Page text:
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Letters to the Editor

Letters from the September 16, 2006, issue of Science News

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9:50am, September 11, 2006
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Hot topic

It seems more likely that a decline of total precipitation and humidity would be the direct cause of both temperature and fire incidence ("The Long Burn: Warming drove recent upswing in wildfires," SN: 7/8/06, p. 19). It is fashionable to blame every weather problem on greenhouse gases and global warming, but in this case doing so may lead to false conclusions.

Paul Bade
Mankato, Minn.

Neither the study nor our story attributed the regional warming since 1970 to global warming. The study did find that spring and summer temperatures correlated with decreases in precipitation.—B. Harder

Short shrift to sea sheer

As a malacologist, I enjoyed "Shells may represent oldest known beads" (SN: 7/8/06, p. 30). Although the holes look like what could be made with a stone tool, the Science paper acknowledged that a small percentage of naturally occurring holes look similar. Either the people deliberately selected shells with suitable holes or else they perforated them deliberately. Both options show effort at obtaining decorative objects.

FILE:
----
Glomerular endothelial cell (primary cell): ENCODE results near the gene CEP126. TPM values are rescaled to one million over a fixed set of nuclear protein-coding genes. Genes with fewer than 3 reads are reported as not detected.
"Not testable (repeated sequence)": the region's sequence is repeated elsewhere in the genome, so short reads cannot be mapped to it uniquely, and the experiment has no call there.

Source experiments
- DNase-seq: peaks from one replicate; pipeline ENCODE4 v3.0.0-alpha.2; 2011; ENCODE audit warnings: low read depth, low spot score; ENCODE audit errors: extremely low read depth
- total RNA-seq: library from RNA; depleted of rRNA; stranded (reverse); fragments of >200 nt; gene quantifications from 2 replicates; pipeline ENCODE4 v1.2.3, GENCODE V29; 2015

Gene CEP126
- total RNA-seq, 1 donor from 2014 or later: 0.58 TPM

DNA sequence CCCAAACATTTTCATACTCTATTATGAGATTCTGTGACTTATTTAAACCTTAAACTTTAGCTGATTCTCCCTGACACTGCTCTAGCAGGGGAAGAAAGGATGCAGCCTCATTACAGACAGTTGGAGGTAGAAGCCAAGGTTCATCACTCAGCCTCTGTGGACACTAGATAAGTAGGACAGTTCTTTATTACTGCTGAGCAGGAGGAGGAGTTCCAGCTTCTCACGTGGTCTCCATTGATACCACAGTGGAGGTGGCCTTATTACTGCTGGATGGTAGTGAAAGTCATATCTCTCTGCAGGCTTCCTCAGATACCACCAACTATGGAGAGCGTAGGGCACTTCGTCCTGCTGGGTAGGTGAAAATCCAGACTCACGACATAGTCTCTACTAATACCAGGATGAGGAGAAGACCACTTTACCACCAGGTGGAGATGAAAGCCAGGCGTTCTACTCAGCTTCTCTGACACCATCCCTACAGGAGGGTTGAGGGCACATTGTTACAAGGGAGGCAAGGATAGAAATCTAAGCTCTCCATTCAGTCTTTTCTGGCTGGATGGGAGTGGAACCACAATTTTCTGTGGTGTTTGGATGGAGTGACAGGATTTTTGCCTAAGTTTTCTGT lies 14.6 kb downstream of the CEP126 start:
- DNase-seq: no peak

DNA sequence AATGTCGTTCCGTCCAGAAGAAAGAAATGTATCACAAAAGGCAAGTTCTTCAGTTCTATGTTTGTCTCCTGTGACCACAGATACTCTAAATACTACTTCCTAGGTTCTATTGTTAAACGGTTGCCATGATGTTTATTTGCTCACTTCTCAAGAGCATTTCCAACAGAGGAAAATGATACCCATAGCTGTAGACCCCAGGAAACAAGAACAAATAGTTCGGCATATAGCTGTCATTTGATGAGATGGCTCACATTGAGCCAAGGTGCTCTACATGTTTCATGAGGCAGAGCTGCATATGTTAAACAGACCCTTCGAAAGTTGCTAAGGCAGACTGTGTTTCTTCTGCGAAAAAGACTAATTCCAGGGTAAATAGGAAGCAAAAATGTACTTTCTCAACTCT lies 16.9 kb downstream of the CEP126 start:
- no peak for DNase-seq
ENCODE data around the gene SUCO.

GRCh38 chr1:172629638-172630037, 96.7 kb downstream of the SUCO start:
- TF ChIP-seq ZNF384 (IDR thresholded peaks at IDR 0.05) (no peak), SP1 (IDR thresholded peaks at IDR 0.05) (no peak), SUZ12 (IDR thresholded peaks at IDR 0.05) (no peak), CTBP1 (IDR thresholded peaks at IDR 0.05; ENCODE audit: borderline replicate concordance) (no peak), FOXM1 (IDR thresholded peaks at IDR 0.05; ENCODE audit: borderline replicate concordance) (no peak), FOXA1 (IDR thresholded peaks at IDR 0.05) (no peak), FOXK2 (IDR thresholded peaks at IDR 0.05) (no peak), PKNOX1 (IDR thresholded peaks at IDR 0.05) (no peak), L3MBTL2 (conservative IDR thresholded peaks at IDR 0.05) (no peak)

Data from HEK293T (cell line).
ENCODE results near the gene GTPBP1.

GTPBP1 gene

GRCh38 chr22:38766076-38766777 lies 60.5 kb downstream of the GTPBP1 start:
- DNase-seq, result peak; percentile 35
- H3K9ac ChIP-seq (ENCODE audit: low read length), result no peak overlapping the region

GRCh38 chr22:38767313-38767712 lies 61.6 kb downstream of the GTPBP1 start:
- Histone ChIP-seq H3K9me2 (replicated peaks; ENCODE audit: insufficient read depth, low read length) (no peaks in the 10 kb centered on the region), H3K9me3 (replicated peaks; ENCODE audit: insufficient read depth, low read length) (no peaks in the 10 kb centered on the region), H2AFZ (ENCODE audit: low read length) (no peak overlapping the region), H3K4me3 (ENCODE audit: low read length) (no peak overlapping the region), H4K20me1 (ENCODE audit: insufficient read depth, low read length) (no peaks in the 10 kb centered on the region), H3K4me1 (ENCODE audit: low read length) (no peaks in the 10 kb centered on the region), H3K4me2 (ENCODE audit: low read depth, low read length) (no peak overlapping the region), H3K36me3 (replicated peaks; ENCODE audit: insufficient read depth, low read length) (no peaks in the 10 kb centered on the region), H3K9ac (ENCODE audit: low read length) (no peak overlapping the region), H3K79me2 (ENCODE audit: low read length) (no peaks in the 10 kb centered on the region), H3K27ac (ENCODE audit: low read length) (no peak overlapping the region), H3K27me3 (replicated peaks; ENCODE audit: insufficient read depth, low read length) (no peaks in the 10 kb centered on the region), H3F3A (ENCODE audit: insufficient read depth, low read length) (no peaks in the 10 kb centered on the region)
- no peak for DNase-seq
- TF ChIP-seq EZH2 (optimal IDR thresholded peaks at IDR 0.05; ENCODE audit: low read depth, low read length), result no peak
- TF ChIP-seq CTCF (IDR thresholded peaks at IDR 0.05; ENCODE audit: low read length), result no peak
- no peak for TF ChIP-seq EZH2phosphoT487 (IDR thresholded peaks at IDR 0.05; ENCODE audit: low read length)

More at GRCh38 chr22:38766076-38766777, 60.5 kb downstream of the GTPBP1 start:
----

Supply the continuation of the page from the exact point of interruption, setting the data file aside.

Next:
David Campbell
Tuscaloosa, Ala.

A penetrating look

When discussing how polarized light can help clarify our understanding of supernova mechanisms, "Astronomy Gets Polarized" (SN: 7/8/06, p. 24) initially quotes Doug Leonard's explanation that "one does not see deeper into an object using polarimetry." Later, the story says that "polarization studies viewed deeper and deeper layers of the explosion." Which is it?

Hal Heaton
Damascus, Md.

Polarization studies don't provide a more penetrating view in the way that a radio wave or infrared detector can peer through dust. Rather, as dust around a supernova thins, the amount of polarized light can tell you the shape of the exploded star.—R. Cowen

Stupid-human tricks

On "Live Prey for Dummies: Meerkats coach pups on hunting" (SN: 7/15/06,

p. 36), real cats do this too. I have observed many adult cats teaching kittens (not necessarily theirs) to hunt. People who receive "presents" from their cats are not being gifted. The cats are trying to teach them how to hunt, but the cats probably think we are pretty dumb.

Emily Johnston
Westminster, Md.

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